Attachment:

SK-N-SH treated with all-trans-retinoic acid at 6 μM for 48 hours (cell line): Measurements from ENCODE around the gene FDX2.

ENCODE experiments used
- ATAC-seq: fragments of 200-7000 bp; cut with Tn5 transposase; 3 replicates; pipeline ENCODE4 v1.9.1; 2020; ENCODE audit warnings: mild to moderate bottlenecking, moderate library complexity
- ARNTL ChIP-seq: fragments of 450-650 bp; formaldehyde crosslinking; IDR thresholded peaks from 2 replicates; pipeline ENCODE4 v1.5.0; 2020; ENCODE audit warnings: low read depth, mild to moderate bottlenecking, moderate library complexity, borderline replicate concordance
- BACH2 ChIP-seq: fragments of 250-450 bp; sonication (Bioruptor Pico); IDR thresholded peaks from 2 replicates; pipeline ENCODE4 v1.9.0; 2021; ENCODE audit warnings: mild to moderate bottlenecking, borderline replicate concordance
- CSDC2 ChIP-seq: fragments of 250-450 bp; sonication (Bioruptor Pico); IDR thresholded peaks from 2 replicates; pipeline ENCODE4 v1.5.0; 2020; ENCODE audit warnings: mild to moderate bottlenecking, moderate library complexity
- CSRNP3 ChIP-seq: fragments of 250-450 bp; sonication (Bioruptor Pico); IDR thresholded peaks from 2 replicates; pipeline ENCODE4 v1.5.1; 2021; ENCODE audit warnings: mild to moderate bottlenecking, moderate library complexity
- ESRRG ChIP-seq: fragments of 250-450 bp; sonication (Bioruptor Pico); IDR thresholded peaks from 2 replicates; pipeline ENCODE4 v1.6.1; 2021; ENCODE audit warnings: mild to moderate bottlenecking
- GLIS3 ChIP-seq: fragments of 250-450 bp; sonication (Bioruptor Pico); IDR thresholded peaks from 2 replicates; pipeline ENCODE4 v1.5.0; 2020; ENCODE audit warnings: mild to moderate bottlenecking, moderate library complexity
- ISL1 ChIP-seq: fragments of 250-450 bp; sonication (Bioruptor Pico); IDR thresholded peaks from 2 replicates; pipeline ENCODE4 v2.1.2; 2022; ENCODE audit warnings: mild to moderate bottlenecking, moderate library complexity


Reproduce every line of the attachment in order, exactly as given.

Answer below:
SK-N-SH treated with all-trans-retinoic acid at 6 μM for 48 hours (cell line): Measurements from ENCODE around the gene FDX2.

ENCODE experiments used
- ATAC-seq: fragments of 200-7000 bp; cut with Tn5 transposase; 3 replicates; pipeline ENCODE4 v1.9.1; 2020; ENCODE audit warnings: mild to moderate bottlenecking, moderate library complexity
- ARNTL ChIP-seq: fragments of 450-650 bp; formaldehyde crosslinking; IDR thresholded peaks from 2 replicates; pipeline ENCODE4 v1.5.0; 2020; ENCODE audit warnings: low read depth, mild to moderate bottlenecking, moderate library complexity, borderline replicate concordance
- BACH2 ChIP-seq: fragments of 250-450 bp; sonication (Bioruptor Pico); IDR thresholded peaks from 2 replicates; pipeline ENCODE4 v1.9.0; 2021; ENCODE audit warnings: mild to moderate bottlenecking, borderline replicate concordance
- CSDC2 ChIP-seq: fragments of 250-450 bp; sonication (Bioruptor Pico); IDR thresholded peaks from 2 replicates; pipeline ENCODE4 v1.5.0; 2020; ENCODE audit warnings: mild to moderate bottlenecking, moderate library complexity
- CSRNP3 ChIP-seq: fragments of 250-450 bp; sonication (Bioruptor Pico); IDR thresholded peaks from 2 replicates; pipeline ENCODE4 v1.5.1; 2021; ENCODE audit warnings: mild to moderate bottlenecking, moderate library complexity
- ESRRG ChIP-seq: fragments of 250-450 bp; sonication (Bioruptor Pico); IDR thresholded peaks from 2 replicates; pipeline ENCODE4 v1.6.1; 2021; ENCODE audit warnings: mild to moderate bottlenecking
- GLIS3 ChIP-seq: fragments of 250-450 bp; sonication (Bioruptor Pico); IDR thresholded peaks from 2 replicates; pipeline ENCODE4 v1.5.0; 2020; ENCODE audit warnings: mild to moderate bottlenecking, moderate library complexity
- ISL1 ChIP-seq: fragments of 250-450 bp; sonication (Bioruptor Pico); IDR thresholded peaks from 2 replicates; pipeline ENCODE4 v2.1.2; 2022; ENCODE audit warnings: mild to moderate bottlenecking, moderate library complexity